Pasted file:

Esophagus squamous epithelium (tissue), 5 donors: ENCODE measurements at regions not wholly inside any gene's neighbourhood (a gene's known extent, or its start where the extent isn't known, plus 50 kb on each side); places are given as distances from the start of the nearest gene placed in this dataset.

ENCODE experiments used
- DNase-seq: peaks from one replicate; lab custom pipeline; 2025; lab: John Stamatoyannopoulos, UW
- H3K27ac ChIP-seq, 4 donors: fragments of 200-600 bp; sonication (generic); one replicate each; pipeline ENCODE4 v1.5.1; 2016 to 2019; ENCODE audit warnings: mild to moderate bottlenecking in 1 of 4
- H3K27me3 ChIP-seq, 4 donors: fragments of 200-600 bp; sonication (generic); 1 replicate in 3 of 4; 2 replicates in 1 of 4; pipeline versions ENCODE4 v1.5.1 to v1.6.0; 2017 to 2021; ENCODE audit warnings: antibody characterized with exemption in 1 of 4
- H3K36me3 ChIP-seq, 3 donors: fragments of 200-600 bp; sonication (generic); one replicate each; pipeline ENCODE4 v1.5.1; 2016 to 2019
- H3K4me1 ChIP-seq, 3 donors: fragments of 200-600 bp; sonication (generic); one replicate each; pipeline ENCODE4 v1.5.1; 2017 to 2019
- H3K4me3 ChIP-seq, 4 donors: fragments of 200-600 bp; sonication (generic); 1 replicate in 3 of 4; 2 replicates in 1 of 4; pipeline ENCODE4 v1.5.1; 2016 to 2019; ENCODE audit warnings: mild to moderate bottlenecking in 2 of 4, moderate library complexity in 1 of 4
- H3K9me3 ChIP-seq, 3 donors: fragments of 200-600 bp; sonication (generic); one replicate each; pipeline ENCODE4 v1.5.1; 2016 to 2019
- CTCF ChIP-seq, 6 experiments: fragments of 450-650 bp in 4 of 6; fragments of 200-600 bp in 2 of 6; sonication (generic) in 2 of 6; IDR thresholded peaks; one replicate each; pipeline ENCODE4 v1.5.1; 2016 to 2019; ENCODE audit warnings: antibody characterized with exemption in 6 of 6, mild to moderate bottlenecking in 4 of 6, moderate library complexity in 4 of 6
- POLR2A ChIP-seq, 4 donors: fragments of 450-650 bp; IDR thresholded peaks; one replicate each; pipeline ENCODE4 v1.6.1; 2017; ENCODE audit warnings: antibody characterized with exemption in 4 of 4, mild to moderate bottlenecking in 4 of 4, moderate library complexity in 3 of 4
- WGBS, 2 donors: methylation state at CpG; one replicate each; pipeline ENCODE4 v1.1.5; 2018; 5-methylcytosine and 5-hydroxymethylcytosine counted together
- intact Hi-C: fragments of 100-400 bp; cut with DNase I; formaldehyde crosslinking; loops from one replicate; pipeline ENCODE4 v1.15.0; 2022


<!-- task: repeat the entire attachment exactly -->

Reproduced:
Esophagus squamous epithelium (tissue), 5 donors: ENCODE measurements at regions not wholly inside any gene's neighbourhood (a gene's known extent, or its start where the extent isn't known, plus 50 kb on each side); places are given as distances from the start of the nearest gene placed in this dataset.

ENCODE experiments used
- DNase-seq: peaks from one replicate; lab custom pipeline; 2025; lab: John Stamatoyannopoulos, UW
- H3K27ac ChIP-seq, 4 donors: fragments of 200-600 bp; sonication (generic); one replicate each; pipeline ENCODE4 v1.5.1; 2016 to 2019; ENCODE audit warnings: mild to moderate bottlenecking in 1 of 4
- H3K27me3 ChIP-seq, 4 donors: fragments of 200-600 bp; sonication (generic); 1 replicate in 3 of 4; 2 replicates in 1 of 4; pipeline versions ENCODE4 v1.5.1 to v1.6.0; 2017 to 2021; ENCODE audit warnings: antibody characterized with exemption in 1 of 4
- H3K36me3 ChIP-seq, 3 donors: fragments of 200-600 bp; sonication (generic); one replicate each; pipeline ENCODE4 v1.5.1; 2016 to 2019
- H3K4me1 ChIP-seq, 3 donors: fragments of 200-600 bp; sonication (generic); one replicate each; pipeline ENCODE4 v1.5.1; 2017 to 2019
- H3K4me3 ChIP-seq, 4 donors: fragments of 200-600 bp; sonication (generic); 1 replicate in 3 of 4; 2 replicates in 1 of 4; pipeline ENCODE4 v1.5.1; 2016 to 2019; ENCODE audit warnings: mild to moderate bottlenecking in 2 of 4, moderate library complexity in 1 of 4
- H3K9me3 ChIP-seq, 3 donors: fragments of 200-600 bp; sonication (generic); one replicate each; pipeline ENCODE4 v1.5.1; 2016 to 2019
- CTCF ChIP-seq, 6 experiments: fragments of 450-650 bp in 4 of 6; fragments of 200-600 bp in 2 of 6; sonication (generic) in 2 of 6; IDR thresholded peaks; one replicate each; pipeline ENCODE4 v1.5.1; 2016 to 2019; ENCODE audit warnings: antibody characterized with exemption in 6 of 6, mild to moderate bottlenecking in 4 of 6, moderate library complexity in 4 of 6
- POLR2A ChIP-seq, 4 donors: fragments of 450-650 bp; IDR thresholded peaks; one replicate each; pipeline ENCODE4 v1.6.1; 2017; ENCODE audit warnings: antibody characterized with exemption in 4 of 4, mild to moderate bottlenecking in 4 of 4, moderate library complexity in 3 of 4
- WGBS, 2 donors: methylation state at CpG; one replicate each; pipeline ENCODE4 v1.1.5; 2018; 5-methylcytosine and 5-hydroxymethylcytosine counted together
- intact Hi-C: fragments of 100-400 bp; cut with DNase I; formaldehyde crosslinking; loops from one replicate; pipeline ENCODE4 v1.15.0; 2022